Do You Really Need a CMO? The Surprising Truth for Businesses on the Rise

In the bustling corridors of the business world, the allure of executive titles often seduces companies into believing they need a full suite of full-time C-suite officers from the get-go. Among these coveted roles, the chief marketing officer (CMO) stands out as a beacon of brand growth and market penetration. However, for many early and growth-stage companies navigating the choppy waters of expansion, the conventional wisdom dictating the necessity of a CMO might just be overkill.

Before you make the call to hire a CMO, let’s dive into the nuances of the idea that a full-time CMO is the only option. By taking a closer look at the options for marketing leadership and challenging the status quo to explore smarter, cost-effective alternatives for businesses, you ensure you hire the right person with the right amount of expertise and experience for your company.

The CMO Conundrum: A Closer Look

Before you rush to post that CMO vacancy, pause and reflect. The decision to appoint a CMO should not be taken lightly, given the significant financial and strategic implications. The average annual salary for a CMO sits at $350,000, not to mention the added expenses of benefits, bonuses, and equity packages. For many burgeoning businesses, this investment could represent a disproportionate chunk of their budget, diverting crucial funds from other vital areas.

Key Questions to Gauge Your CMO Needs

In a study conducted by McKinsey & Company, 30 percent of CEOs believe that marketing is the “North Star” in defining a brand and its reputation. To determine if your organization would benefit from a CMO who can point the business to that “North Star,” consider the following questions:

  • What are your current marketing needs and goals?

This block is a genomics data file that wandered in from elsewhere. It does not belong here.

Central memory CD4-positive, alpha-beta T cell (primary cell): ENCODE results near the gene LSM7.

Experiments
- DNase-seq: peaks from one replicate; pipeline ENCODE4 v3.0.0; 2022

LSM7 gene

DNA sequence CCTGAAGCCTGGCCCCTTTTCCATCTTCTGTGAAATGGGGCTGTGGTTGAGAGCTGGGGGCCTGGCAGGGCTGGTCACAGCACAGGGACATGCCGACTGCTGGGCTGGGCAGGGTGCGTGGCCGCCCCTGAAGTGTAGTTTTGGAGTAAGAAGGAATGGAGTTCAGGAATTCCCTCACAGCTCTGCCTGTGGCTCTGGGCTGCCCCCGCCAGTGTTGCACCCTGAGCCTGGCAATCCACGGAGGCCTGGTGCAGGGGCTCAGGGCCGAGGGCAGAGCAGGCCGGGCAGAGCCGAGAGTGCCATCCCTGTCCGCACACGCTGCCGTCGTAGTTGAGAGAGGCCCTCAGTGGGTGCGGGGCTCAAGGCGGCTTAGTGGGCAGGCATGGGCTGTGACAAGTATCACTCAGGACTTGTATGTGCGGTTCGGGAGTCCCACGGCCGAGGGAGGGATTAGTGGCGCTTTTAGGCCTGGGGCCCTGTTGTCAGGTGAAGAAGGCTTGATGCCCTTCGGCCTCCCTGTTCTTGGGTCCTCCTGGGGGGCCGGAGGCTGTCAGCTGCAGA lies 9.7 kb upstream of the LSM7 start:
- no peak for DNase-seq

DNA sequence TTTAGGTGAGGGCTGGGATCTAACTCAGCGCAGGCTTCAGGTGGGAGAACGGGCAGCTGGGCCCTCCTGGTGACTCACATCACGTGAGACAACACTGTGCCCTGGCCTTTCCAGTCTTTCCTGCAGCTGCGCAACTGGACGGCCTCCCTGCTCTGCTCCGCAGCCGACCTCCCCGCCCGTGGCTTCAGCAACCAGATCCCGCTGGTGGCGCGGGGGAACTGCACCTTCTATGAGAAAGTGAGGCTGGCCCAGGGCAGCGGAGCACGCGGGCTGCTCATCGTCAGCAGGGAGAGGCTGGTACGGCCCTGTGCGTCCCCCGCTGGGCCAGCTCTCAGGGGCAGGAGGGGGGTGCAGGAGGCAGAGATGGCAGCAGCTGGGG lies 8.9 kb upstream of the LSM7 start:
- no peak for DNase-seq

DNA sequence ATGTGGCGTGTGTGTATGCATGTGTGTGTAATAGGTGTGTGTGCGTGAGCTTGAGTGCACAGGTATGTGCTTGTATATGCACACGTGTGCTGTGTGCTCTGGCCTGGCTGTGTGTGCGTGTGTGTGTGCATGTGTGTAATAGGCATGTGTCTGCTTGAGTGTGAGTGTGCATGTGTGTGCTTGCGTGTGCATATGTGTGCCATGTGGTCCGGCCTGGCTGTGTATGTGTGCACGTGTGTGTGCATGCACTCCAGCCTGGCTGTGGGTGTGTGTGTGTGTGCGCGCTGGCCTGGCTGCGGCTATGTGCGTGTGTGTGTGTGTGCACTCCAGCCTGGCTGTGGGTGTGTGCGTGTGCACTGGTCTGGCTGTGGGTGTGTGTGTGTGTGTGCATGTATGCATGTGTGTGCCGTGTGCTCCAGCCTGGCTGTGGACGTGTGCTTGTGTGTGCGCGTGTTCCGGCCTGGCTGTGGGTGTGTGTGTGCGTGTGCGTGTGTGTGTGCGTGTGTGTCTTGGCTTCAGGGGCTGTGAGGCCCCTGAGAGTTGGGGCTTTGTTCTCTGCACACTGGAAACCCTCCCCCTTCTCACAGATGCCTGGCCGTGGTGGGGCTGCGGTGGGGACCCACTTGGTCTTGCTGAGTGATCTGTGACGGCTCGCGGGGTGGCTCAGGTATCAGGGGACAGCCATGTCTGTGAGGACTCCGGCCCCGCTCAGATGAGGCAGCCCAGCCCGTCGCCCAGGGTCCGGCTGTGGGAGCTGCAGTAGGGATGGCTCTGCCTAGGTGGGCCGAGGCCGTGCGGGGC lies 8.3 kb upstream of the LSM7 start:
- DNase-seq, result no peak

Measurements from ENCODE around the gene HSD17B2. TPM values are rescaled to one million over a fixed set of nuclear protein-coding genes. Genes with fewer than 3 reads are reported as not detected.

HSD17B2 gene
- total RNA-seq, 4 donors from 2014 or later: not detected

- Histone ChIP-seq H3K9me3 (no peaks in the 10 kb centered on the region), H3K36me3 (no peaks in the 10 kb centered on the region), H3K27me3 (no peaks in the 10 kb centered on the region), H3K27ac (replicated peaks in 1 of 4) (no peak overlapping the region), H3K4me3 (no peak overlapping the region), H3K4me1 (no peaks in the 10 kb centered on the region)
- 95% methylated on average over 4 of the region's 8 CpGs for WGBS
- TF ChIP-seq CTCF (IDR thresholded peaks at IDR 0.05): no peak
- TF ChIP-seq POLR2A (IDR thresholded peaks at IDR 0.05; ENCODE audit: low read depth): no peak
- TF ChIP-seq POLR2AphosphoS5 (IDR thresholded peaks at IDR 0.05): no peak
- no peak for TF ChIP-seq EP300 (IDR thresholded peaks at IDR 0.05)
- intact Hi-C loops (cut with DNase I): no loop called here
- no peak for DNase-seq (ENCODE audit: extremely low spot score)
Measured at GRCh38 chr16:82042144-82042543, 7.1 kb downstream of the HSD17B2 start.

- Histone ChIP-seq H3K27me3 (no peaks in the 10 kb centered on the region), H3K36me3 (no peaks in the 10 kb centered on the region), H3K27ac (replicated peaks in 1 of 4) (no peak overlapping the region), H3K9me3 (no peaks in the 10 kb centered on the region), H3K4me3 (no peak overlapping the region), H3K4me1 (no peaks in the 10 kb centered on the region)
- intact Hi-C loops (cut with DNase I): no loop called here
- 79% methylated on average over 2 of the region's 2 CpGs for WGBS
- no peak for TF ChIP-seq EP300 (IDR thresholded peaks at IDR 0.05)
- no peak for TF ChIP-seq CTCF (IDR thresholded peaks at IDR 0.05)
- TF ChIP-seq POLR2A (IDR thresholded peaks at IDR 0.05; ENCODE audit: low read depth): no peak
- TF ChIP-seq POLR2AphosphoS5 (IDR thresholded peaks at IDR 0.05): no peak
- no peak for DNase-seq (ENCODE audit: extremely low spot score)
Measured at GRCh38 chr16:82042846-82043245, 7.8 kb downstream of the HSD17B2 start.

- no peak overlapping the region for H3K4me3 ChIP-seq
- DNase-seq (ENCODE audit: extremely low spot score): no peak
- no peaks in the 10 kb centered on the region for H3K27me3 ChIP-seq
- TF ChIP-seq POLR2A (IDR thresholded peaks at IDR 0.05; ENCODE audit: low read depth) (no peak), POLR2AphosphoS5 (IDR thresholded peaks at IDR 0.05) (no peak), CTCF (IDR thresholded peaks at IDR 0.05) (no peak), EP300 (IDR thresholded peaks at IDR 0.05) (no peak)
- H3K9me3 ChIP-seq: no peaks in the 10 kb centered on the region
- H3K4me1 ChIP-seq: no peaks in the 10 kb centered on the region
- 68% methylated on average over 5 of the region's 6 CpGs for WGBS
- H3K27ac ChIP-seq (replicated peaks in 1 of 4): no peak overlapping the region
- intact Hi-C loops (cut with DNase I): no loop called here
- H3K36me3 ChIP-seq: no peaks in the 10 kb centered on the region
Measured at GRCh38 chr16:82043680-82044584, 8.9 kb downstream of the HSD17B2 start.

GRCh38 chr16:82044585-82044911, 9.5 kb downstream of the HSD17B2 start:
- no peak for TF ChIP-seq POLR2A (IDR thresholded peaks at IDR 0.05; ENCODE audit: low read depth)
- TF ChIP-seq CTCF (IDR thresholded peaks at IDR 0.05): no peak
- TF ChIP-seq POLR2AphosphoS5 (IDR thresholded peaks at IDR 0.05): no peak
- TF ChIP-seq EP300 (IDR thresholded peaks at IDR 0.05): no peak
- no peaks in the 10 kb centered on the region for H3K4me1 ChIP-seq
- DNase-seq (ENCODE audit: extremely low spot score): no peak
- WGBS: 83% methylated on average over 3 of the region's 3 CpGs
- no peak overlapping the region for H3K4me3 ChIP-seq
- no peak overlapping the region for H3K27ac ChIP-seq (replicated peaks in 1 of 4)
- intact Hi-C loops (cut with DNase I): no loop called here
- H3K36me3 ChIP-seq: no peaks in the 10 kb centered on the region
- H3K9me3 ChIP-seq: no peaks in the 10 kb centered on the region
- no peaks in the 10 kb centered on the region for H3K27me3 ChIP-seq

• Do you have a comprehensive marketing strategy that requires high-level, executive oversight?
  • Can your marketing objectives be met through other means or roles?
  • What is the size and complexity of your market and product line?
  • Are you prepared for the financial commitment of a full-time CMO?

These are powerful talking points for deciding if and when you are in need of a full-time CMO. To help you understand if your company is ready, let’s dive a little deeper into some options for engaging a CMO.

The Fractional CMO: A Game-Changer for Growth-Stage Companies

For many young companies in the $3–40 million revenue range, the concept of a fractional CMO can be a game-changer. This model allows businesses to leverage the expertise of a seasoned marketing executive without the full-time price tag. A fractional CMO can provide vital strategic direction, mentorship to your marketing team, and oversight of critical projects, all while keeping your overhead cost in check.

The Cost-Benefit Analysis

Hiring a full-time CMO can be a hefty financial commitment, but opting for a fractional CMO can significantly reduce costs while still injecting your marketing efforts with high-level expertise. This approach not only makes financial sense but also offers flexibility, allowing your company to scale marketing efforts up or down based on actual needs and growth phases.

Alternative Paths: Marketing Directors and VPs

As of 2024, the average Marketing Director salary in the US is around $186,000, while a CMO salary ranges around $357,000. For many companies on the rise, the smart money is on hiring a marketing director or vice president (VP) of marketing rather than a full-fledged CMO. These roles can offer more bang for your buck, providing hands-on leadership and strategic insight without the C-suite price tag.